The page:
Do Dogs have Emotions or Feelings?

There is no room for doubt when it is said that animals have feelings. In fact, they demonstrate them every day through body language. So be careful about your behaviors and the effects they have on your dog, because your dog has feelings too.

Dogs feel joy after doing something good, but they are sad when a family member dies and obviously they feel love for the members of their home.

However, it  is very important to remember that dogs’ emotions are different from ours. The feelings that dogs experience are not correlated with the sensitivity that we humans develop.

The emotional attitudes of dogs are not filtered by social parameters. It can be said that they manifest them in the purest way possible.

Below, we will describe a little about the emotions your dog can feel and how he manifests them.

The Happiness

Probably when you play with your dog you will have heard some strange verse and observing his facial expression, he may have seemed to you himself laughing.

While this is not always the case, perhaps you were right. It has recently been discovered that certain types of dogs breathing or exhaling could be their counterpart to laughter.

After a long research, it was discovered that, during play, dogs breathe in a particular way, different from normal breathlessness. Dogs with this breathing were the most predisposed to play. In addition, a reduction in stress levels was observed in shelter dogs when they emitted this type of fumes.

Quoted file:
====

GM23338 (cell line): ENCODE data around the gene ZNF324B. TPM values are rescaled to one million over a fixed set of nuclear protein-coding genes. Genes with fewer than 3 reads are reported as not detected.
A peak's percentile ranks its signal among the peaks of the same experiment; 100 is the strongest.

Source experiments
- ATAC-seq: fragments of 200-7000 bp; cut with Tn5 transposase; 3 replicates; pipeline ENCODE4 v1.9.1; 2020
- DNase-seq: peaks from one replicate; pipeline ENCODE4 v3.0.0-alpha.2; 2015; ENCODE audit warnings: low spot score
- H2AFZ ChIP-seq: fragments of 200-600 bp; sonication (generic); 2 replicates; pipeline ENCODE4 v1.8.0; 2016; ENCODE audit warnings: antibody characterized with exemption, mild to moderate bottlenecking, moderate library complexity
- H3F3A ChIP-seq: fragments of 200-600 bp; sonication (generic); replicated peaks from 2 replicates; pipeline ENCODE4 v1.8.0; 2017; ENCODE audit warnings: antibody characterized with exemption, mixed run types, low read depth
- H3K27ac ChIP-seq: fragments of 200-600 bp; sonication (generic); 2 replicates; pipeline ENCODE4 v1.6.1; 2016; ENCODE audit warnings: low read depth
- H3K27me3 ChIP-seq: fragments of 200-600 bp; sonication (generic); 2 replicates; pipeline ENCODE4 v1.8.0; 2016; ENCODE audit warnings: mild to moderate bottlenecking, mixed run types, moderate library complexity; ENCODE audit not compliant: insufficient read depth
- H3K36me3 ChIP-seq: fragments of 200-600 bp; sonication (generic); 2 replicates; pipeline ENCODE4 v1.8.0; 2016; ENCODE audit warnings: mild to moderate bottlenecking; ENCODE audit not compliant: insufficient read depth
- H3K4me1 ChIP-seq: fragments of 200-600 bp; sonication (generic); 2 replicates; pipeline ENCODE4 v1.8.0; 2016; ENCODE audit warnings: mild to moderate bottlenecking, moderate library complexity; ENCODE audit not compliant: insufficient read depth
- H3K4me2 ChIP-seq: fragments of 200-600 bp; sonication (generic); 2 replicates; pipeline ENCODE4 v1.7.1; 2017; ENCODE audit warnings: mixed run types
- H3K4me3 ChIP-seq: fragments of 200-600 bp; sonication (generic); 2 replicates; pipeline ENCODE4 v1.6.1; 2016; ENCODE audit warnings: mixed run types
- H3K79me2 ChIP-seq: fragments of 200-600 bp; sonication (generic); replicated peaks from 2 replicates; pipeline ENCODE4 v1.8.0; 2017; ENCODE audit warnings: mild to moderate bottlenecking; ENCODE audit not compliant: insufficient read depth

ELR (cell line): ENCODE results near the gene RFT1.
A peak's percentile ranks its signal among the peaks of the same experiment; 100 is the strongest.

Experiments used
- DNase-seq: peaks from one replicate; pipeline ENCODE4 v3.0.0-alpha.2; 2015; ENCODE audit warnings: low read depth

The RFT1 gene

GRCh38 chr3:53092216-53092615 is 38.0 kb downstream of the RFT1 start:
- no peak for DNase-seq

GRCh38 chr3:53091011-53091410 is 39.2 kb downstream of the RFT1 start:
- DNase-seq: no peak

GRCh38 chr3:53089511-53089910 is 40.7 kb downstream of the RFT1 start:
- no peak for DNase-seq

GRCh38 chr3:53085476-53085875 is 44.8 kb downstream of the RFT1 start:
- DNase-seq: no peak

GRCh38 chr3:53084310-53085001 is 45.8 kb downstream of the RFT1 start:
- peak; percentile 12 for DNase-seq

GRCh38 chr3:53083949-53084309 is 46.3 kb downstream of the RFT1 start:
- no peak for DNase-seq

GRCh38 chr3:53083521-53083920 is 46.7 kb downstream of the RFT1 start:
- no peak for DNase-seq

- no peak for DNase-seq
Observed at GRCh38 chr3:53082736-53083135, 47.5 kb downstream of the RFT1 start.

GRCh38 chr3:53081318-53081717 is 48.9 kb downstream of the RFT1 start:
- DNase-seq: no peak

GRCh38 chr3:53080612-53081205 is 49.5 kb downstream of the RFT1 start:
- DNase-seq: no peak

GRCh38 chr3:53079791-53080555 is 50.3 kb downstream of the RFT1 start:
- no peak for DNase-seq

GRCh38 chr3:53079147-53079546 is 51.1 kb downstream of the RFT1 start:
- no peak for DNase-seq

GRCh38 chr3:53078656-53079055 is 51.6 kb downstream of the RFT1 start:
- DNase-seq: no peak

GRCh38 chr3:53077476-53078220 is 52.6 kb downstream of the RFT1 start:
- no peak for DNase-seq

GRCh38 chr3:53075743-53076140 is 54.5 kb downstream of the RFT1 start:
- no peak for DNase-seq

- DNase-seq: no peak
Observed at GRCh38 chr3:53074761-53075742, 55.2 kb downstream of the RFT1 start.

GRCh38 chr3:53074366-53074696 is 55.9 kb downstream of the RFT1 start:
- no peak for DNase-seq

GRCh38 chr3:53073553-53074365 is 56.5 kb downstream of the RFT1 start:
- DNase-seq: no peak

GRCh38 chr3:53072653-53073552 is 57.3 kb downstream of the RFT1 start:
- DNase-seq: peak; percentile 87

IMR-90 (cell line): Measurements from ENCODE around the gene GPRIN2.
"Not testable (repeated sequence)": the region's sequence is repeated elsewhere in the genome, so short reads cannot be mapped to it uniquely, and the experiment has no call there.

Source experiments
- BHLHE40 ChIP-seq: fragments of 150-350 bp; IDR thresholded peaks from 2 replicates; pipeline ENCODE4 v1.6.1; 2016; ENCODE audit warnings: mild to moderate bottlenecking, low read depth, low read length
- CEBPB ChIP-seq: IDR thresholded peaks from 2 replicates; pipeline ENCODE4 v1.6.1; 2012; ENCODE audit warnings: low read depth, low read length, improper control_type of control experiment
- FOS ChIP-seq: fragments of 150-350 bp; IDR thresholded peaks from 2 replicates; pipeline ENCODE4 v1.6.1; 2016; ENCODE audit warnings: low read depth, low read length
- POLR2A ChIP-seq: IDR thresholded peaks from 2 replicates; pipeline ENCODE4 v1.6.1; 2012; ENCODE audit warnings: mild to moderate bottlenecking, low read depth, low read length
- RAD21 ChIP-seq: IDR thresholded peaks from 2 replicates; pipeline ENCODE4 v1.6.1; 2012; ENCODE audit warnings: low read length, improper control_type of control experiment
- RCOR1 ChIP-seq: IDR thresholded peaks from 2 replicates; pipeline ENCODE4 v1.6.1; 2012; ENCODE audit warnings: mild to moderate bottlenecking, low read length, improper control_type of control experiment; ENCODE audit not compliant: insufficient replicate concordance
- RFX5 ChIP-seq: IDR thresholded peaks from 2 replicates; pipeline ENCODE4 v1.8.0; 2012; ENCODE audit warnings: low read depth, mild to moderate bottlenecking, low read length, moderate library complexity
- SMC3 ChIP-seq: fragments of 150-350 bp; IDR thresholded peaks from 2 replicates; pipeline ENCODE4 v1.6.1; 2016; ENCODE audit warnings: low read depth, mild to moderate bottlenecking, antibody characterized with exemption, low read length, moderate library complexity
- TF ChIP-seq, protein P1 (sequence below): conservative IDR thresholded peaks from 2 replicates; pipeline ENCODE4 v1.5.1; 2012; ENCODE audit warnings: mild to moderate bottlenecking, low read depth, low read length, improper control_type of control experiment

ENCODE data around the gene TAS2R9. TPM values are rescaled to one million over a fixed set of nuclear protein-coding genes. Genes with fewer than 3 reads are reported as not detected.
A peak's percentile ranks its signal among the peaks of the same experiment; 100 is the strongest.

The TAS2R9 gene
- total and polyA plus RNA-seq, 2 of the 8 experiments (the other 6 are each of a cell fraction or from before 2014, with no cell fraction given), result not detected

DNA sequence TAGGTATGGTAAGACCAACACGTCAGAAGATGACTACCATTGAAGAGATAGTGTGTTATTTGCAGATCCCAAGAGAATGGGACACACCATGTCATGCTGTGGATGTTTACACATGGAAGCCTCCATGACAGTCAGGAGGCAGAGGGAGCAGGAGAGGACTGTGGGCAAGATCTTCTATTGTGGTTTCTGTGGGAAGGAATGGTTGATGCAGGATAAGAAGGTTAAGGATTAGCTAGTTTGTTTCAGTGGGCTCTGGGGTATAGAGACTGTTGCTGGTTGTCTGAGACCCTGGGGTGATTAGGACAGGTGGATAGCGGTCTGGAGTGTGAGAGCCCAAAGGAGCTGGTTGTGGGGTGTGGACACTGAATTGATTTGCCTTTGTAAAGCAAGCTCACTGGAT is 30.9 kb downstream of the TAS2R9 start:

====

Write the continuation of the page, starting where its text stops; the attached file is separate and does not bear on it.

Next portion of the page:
You must keep in mind that constant shortness of breath, especially if the dog has not done a lot of physical activity, could mean that it is having heat stroke, showing heart and respiratory deficiencies.


Most owners are certainly familiar with the telltale signs that their dog just did something wrong while they were away: head down, ears down, hunched posture, and sad look.

Even if the owner does not immediately notice the wrongdoing, the dog’s body language will immediately make them understand the feeling of guilt he is experiencing. In any case, the emotion of guilt or shame in dogs is much less complicated than that of humans.

Normally these submissive postures that your dog exhibits are the result of anxious waiting and fear of disciplinary action by the owner.

The causes of this behavior can be a similar precedent or simply your body language, which suggests your state of anger. More than a show of guilt, it could be an attempt to reassure you by showing their submission.


Given the dog’s social structure, which is highly hierarchical, they have a very developed sense of fairness. Everything suggests that jealousy in dogs develops when they feel they are being treated unfairly.

This way, a dog will feel jealous of someone they consider to be on the same level as themselves, but receive better treatment for some reason.

No doubt this attitude is not exclusive to dogs, in fact it can be observed in almost all animals living in a cooperative or hierarchical social structure. Either way, you need to learn how to train jealous dogs to prevent them from becoming a problem.


Dogs can experience deep sadness when a member of their family dies, and when this happens, the following signs of distress can be observed:

  • Loss of appetite
  • Fear
  • Depression
  • Drowsiness
  • Insomnia
  • Anxiety

Give your dog time to recover from the loss . Most dogs return to normal after about two weeks, although for some the process is longer and more painful and if left untreated, they may even die.

Dog BehaviorDog Food and Nutrition
Dog TrainingDog Grooming
Dog HealthTips for Dog Owners
PuppiesDog Breeds
Dog AdoptionTravel with Dogs